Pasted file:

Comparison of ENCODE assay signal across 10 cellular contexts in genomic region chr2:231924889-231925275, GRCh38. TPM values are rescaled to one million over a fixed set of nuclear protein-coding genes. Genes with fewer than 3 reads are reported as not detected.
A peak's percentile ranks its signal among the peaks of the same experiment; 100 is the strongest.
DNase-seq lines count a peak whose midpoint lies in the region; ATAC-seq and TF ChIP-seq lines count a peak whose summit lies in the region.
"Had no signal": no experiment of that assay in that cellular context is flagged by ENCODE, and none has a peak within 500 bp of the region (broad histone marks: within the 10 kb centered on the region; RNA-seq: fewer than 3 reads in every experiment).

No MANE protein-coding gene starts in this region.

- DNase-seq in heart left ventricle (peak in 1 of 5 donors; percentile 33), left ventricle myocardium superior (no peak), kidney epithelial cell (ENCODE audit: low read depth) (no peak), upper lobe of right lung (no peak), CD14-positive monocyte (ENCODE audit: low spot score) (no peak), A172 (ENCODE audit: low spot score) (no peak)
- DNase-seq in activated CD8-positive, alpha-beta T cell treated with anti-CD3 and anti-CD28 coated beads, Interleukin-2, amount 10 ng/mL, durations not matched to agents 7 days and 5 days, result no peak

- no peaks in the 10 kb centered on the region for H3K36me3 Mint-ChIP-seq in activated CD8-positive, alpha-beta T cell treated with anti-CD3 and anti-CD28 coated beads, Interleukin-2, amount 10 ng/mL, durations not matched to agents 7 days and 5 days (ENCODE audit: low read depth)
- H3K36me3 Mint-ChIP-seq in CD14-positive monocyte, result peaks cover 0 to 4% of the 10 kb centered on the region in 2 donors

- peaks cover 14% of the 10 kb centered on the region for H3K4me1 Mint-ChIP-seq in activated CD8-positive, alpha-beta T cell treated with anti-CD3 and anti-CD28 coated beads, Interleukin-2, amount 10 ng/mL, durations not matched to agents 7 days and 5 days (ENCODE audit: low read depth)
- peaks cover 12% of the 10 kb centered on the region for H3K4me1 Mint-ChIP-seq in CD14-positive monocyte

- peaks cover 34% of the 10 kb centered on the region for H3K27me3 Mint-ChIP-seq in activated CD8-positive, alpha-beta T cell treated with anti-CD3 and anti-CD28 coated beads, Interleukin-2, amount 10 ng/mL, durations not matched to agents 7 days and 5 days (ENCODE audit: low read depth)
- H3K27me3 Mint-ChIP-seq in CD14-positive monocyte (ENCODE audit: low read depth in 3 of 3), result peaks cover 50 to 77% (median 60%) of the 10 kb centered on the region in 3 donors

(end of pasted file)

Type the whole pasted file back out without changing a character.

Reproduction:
Comparison of ENCODE assay signal across 10 cellular contexts in genomic region chr2:231924889-231925275, GRCh38. TPM values are rescaled to one million over a fixed set of nuclear protein-coding genes. Genes with fewer than 3 reads are reported as not detected.
A peak's percentile ranks its signal among the peaks of the same experiment; 100 is the strongest.
DNase-seq lines count a peak whose midpoint lies in the region; ATAC-seq and TF ChIP-seq lines count a peak whose summit lies in the region.
"Had no signal": no experiment of that assay in that cellular context is flagged by ENCODE, and none has a peak within 500 bp of the region (broad histone marks: within the 10 kb centered on the region; RNA-seq: fewer than 3 reads in every experiment).

No MANE protein-coding gene starts in this region.

- DNase-seq in heart left ventricle (peak in 1 of 5 donors; percentile 33), left ventricle myocardium superior (no peak), kidney epithelial cell (ENCODE audit: low read depth) (no peak), upper lobe of right lung (no peak), CD14-positive monocyte (ENCODE audit: low spot score) (no peak), A172 (ENCODE audit: low spot score) (no peak)
- DNase-seq in activated CD8-positive, alpha-beta T cell treated with anti-CD3 and anti-CD28 coated beads, Interleukin-2, amount 10 ng/mL, durations not matched to agents 7 days and 5 days, result no peak

- no peaks in the 10 kb centered on the region for H3K36me3 Mint-ChIP-seq in activated CD8-positive, alpha-beta T cell treated with anti-CD3 and anti-CD28 coated beads, Interleukin-2, amount 10 ng/mL, durations not matched to agents 7 days and 5 days (ENCODE audit: low read depth)
- H3K36me3 Mint-ChIP-seq in CD14-positive monocyte, result peaks cover 0 to 4% of the 10 kb centered on the region in 2 donors

- peaks cover 14% of the 10 kb centered on the region for H3K4me1 Mint-ChIP-seq in activated CD8-positive, alpha-beta T cell treated with anti-CD3 and anti-CD28 coated beads, Interleukin-2, amount 10 ng/mL, durations not matched to agents 7 days and 5 days (ENCODE audit: low read depth)
- peaks cover 12% of the 10 kb centered on the region for H3K4me1 Mint-ChIP-seq in CD14-positive monocyte

- peaks cover 34% of the 10 kb centered on the region for H3K27me3 Mint-ChIP-seq in activated CD8-positive, alpha-beta T cell treated with anti-CD3 and anti-CD28 coated beads, Interleukin-2, amount 10 ng/mL, durations not matched to agents 7 days and 5 days (ENCODE audit: low read depth)
- H3K27me3 Mint-ChIP-seq in CD14-positive monocyte (ENCODE audit: low read depth in 3 of 3), result peaks cover 50 to 77% (median 60%) of the 10 kb centered on the region in 3 donors